September 09, 2019
The mid-day sun glared on the crystal-clear river, and our trout fishing time was winding down.
Summer temperatures were forecast to eclipse the century mark, which normally thwarts the trout bite. We decided to try something new. My buddy and I let out a couple small plugs. Instantly we hooked up with a double, followed by another.
Six hours beyond our planned takeout time, we were finally at the boat ramp.
By expanding your trout fishing repertoire, not only will you catch more fish, you’ll get to spend quality time on the river when most fellow anglers have given up.
Catching trout in rivers and small streams throughout the West isn’t rocket science, but there are things to be aware of that will boost success rates. During the dog days of summer, knowing a trout’s behavior tops the list of tricks. Multiple factors impact trout behavior during the summer months, and these can change from season to season, day to day, even hour to hour.
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Incessant heat will force trout to move, usually into deeper holes. Here, water temperatures are cooler at the benthic zone and the currents are slower-moving. Holding in such water is less taxing on trout, and the cooler temperatures allow them to conserve energy. As these predatory trout grow hungry, they’ll move into food funnels in the evening and remain there until early morning.
Direct sunlight will also force trout to relocate, even if water temperatures in a stream are cool. Broken water, riffles, rapids and cutbanks all offer safe haven for trout that seek camouflage to hide from predators of the sky, namely ospreys and eagles.
It doesn’t take much water to hide a trout in riffles. As long as there’s a chop on the surface, trout can confidently hold there. Trout are masters of disguise, making it hard for any prey to spot them from above, including anglers with high-tech fishing glasses.
Fishing pressure will also cause trout to relocate throughout the day. If trout sense constant intrusion — whether from shore anglers, boats or recreational traffic — the fish will move. This is where stealth and exploring new waters can pay off for anglers.
For bank anglers, wearing drab clothing and approaching with a low profile can increase the chances of getting spooked fish to bite. Boaters will want to anchor well above or to the side of the target water and get the terminal gear into the strike zone with precise placement and zero disturbance.
Scout For Trout
With the dry spells the West has experienced in recent years, scouting is more critical than ever for trout anglers. If you are planning that family vacation or hike into a remote stream, do your scouting from home. Some simple internet research, along with calls to regional fish and game offices, will reveal a lot information on rivers and streams you intend to fish. Wildfires have shut down hike-in access to many streams over the past two summers, so contacting the Bureau of Land Management as well as the National Forest Service can greatly help in planning your fishing adventure.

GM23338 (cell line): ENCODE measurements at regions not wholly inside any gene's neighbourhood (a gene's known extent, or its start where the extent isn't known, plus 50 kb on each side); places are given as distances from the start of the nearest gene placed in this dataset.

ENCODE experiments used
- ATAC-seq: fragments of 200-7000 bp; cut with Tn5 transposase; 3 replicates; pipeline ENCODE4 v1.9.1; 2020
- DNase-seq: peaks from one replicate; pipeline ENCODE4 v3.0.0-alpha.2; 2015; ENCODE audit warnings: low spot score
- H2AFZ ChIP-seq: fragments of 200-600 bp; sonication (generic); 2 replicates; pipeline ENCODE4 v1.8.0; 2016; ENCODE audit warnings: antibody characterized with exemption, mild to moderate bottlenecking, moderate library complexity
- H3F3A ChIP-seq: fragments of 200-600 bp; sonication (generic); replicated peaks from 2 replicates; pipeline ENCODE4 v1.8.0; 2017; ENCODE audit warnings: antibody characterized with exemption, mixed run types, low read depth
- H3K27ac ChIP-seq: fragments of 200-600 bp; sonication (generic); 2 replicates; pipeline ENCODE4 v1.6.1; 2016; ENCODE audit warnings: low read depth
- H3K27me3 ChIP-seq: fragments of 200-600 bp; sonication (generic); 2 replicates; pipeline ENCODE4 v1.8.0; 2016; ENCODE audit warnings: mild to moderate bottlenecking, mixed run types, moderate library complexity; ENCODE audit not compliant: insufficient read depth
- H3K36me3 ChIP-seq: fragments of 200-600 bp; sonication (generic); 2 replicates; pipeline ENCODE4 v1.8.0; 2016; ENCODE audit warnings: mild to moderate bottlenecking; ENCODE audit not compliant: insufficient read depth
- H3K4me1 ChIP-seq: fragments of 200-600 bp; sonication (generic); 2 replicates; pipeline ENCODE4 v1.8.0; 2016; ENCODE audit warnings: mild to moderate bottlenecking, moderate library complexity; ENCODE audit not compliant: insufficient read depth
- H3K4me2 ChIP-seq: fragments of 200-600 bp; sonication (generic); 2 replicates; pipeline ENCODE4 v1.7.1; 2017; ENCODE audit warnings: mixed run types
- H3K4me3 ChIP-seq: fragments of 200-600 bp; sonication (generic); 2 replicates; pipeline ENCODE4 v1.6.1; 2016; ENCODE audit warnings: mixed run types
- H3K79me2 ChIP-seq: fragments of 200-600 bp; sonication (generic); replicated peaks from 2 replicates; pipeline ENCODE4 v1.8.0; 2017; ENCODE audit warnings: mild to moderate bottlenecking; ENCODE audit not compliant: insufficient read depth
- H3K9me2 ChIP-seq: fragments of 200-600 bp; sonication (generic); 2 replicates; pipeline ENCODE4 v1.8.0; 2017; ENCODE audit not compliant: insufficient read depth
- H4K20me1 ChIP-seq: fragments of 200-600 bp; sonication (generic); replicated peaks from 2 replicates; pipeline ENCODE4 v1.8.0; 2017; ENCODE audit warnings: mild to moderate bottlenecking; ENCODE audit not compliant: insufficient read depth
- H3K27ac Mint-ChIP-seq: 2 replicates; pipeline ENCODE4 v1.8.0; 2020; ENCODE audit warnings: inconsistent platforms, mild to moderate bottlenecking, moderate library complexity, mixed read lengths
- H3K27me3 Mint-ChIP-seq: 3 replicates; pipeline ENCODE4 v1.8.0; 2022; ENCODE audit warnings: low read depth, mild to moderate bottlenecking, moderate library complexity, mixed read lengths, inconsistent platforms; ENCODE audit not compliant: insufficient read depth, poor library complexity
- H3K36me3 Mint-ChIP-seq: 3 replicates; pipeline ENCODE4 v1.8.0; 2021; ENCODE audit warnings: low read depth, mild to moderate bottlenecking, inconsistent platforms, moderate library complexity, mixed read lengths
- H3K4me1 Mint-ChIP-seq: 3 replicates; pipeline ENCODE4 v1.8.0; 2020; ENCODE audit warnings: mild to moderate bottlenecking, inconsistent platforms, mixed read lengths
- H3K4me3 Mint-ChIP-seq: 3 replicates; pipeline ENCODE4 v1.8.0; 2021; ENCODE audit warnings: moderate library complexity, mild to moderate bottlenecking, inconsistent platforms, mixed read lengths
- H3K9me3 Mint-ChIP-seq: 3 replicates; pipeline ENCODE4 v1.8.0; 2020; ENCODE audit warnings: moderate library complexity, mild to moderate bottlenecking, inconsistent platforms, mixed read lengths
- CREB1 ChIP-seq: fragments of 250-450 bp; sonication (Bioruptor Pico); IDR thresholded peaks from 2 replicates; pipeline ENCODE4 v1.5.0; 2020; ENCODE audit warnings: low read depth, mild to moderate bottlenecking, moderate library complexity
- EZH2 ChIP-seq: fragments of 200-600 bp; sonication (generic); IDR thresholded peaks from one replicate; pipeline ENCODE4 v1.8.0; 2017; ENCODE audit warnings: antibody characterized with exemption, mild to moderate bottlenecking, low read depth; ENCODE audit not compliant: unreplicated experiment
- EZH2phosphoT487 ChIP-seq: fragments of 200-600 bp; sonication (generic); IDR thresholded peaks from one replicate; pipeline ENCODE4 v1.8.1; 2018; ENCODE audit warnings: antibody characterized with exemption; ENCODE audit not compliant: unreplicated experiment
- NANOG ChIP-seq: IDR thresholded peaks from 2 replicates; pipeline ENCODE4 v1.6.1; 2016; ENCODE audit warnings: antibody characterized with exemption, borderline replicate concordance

Late last summer, multiple streams experienced closures due to extremely low water levels. Most fish and game agencies post such shutdowns on their websites, so check in prior to heading out. There’s no worse feeling than showing up at your fishing destination, only to find it closed.
If you’re a river angler who enjoys targeting trout during the cooler months of September and October, when the bite gets red-hot, consider scouting in the summer. Even if you’re not fishing, scouting a river in the summer is the best way to learn its structure.
Low-water scouting during the summer is fun to do from a raft or other flotation device. With a swim mask or goggles, you even can swim in the river, studying its bottom structure. If the water is clear, you may not even need to get wet.
Low-water scouting reveals structure you can’t see when levels are higher. Bedrock channels, large rocks, depressions, logs, logjams and more can all be seen in low water. As water levels rise, these are prime locations trout will gravitate toward. Being aware of where such structure exists lets you know exactly where fishing efforts should begin when rivers reach ideal levels and temperatures.
Micro Plugs For Trout
While many trout anglers rely on flies, lures and various baits to catch fish, don’t overlook small plugs. Trout are aggressive predators and they commonly prey on small fish. As sunlight, heat and fishing pressure push trout into hiding, the aggressive action of plugs can often elicit a vigorous strike when nothing else seems to work.
One of the biggest trends in trout fishing throughout the West is utilizing downsized plugs to catch trout in rivers and smaller streams. These tiny plugs can be cast and retrieved from shore or from a boat; they can even be backtrolled from a boat.
The hottest trout plug is perhaps the Mag Lip. The 2.0 and 2.5 series Mag Lips are miniature versions of their larger cousins, which are considered some of the most effective salmon and steelhead plugs ever invented. Mag Lips feature a skip-beat action and their horizontal tracking results in high hookup ratios. The 2.0 Mag Lip dives to 5 feet, the 2.5 version to 8 feet. For fishing deeper water, the 3.0 Mag Lip will get you there.
While plugs can be fished on their own, the hooks can also be removed and a trailing leader with bait can be added.
Using plugs as a diver is a great way to target a trout’s sense of sight and sound, as some plugs contain rattles. A 50 series Hot Shot — even a 30 series — tracks well as a diver. A silver plug pulling a 2-foot leader tipped with a worm or single egg can be very productive on finicky trout.
Research the rivers and streams you plan to fish and diversify your game plan before hitting the water. What you’ll discover is that by offering trout something different, catch rates will rise, even in the most challenging conditions.